Republicans Call for an Investigation into AG Eric Holder's 'Fast and Furious' Testimony

U.S. Attorney General Eric Holder's congressional testimony on the U.S. Bureau of Alcohol, Tobacco, Firearms and Explosives (ATF)'s failed Fast and Furious gun-tracking operation is being called into question by high-ranking Republicans.

Reps. Lamar Smith (R-Texas) and Darrell Issa (R-Calif.) are asking for an investigation into whether Holder told the truth when he testified that he was unaware of the operation that oversaw the sale of some 2,000 of weapons, which ended up in the hands of the Mexican drug cartel. Recent published memos between senior Justice Department officials and Holder suggest otherwise.

A July 2010 memo from Michael Walther, the director of the National Drug Intelligence Center (NDIC), notified Holder that the NDIC and a Phoenix drug enforcement task force would assist the ATF with an investigation of a suspected gun trafficker, Manuel Celis-Acosta, being run under Operation Fast and Furious.

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Walther's memo indicated the operation began in September 2009 and involved the NDIC, Immigration and Customs Enforcement, and the Phoenix police department. Assistant Attorney General Lanny Breuer also sent a memo to Holder in November 2010 indicating that a sealed indictment against alleged gun traffickers would remain until "Operation Fast and Furious" is "ready for takedown."

Holder testified in a May House Judiciary Committee hearing that he had only recently learned of Operation Fast and Furious."I'm not sure of the exact date, but I probably heard about Fast and Furious for the first time over the last few weeks," he said in the May 3 hearing.

When Rep. Jason Chaffetz (R-Utah) pressed him for an explanation of why he was unaware of the project, Holder said, "You have to understand, something that is big ... in comparison to all the other things that are going on in the department at any one given time, might not seem quite as large... I have 114-115,000 employees. The FBI, the ATF, the DEA."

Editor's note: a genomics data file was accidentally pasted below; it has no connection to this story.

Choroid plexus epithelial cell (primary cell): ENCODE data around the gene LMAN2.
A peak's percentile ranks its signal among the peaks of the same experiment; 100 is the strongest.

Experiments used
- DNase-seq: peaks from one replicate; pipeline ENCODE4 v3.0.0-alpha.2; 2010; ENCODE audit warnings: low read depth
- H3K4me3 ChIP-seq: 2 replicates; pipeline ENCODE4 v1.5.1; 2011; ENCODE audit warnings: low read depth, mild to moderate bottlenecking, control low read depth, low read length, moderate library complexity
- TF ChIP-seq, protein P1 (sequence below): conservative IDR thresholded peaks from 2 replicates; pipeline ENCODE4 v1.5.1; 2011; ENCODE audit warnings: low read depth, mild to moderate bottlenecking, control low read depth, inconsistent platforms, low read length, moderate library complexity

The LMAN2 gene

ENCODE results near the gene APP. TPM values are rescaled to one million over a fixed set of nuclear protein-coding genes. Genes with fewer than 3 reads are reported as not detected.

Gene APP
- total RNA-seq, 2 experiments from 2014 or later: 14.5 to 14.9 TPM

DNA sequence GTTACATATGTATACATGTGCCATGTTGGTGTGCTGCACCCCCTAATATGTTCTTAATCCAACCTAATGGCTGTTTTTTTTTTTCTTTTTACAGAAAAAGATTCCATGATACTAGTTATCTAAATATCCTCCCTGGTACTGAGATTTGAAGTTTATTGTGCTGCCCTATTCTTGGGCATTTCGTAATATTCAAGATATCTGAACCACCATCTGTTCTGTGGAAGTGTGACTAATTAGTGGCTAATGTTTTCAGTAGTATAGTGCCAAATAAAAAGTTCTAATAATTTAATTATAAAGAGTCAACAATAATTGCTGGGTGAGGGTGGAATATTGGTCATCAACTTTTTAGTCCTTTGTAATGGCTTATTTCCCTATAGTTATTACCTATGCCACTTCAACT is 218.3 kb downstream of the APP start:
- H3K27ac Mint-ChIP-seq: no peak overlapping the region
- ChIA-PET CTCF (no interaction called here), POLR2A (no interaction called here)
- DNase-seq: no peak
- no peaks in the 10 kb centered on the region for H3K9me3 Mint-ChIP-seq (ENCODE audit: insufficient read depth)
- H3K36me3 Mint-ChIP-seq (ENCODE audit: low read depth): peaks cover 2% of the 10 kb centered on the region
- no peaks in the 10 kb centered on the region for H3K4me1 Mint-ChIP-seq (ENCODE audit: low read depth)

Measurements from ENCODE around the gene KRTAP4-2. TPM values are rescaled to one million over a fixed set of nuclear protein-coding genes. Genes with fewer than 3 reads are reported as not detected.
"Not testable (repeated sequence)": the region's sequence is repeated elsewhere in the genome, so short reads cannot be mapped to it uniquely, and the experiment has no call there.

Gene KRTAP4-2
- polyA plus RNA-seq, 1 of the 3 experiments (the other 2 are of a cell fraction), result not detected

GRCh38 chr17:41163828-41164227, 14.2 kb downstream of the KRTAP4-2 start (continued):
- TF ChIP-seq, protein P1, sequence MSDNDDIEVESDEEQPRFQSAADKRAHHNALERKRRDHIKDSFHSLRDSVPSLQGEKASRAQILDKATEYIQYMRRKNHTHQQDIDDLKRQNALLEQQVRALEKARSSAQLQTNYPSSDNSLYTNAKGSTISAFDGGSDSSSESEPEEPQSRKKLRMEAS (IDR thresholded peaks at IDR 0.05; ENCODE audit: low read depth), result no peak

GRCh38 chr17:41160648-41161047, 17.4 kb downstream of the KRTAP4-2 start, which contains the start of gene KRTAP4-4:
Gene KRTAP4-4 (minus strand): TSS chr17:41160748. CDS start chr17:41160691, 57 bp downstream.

Operation Fast and Furious was a sting operation to bust weapons traffickers on the Southwest border. During the operation, federal agents were told to stand down from retrieving weapons purchased through straw buyers, and several weapons purchased in Arizona were allowed to cross the border into Mexico.

The program was shut down when U.S. Board Patrol Agent Brian Terry was killed in January. Two guns purchased in the ATF sting were found near his body. It is unknown if the guns were used in Terry's death.

Rep. Paul Gosar (R-Ariz.) told the Daily Caller that, if Holder knew of Operation Fast and Furious, the Obama administration could be considered an accessory to murder.

"We're talking about consequences of criminal activity, where we actually allowed guns to walk into the hands of criminals, where our livelihoods are at risk," Gosar said. "When you facilitate that and a murder or a felony occurs, you're called an accessory. That means that there's criminal activity."

Smith, chairman of the House Judiciary committee, asked President Obama Tuesday to open an investigation into whether Holder gave truthful testimony.
Issa, chairman of the House Oversight and Government Reform Committee, is pushing for a second congressional hearing to investigate the issue.

There is some talk on Capiitol Hill of a Special Counsel being named, however some lawmakers are dubious.

"A Special Counsel may happen,” said Sen. Charles Grassley (R-Iowa), “but it may also make the Justice Department circle the wagons more and make it even more difficult for Congress to get documents from them. But I have no intention of ending my investigation and I expect the Justice Department to cooperate with or without a special prosecutor."

After the memos were released, CBS News Investigative journalist Sharyl Attkisson said DOJ officials told her the question posed to Holder was "different" and implied that he likely misunderstood what was being asked. A DOJ spokesman released a statement to The Hill stating that Holder's statements in both his House and Senate testimony were "consistent and truthful."

"None of the handful of entries in 2010 regarding Fast and Furious suggested there was anything amiss with that investigation requiring leadership to take corrective action or commit to memory this particular operation prior to the disturbing claims raised by ATF agents in the early part of 2011," the statement said.

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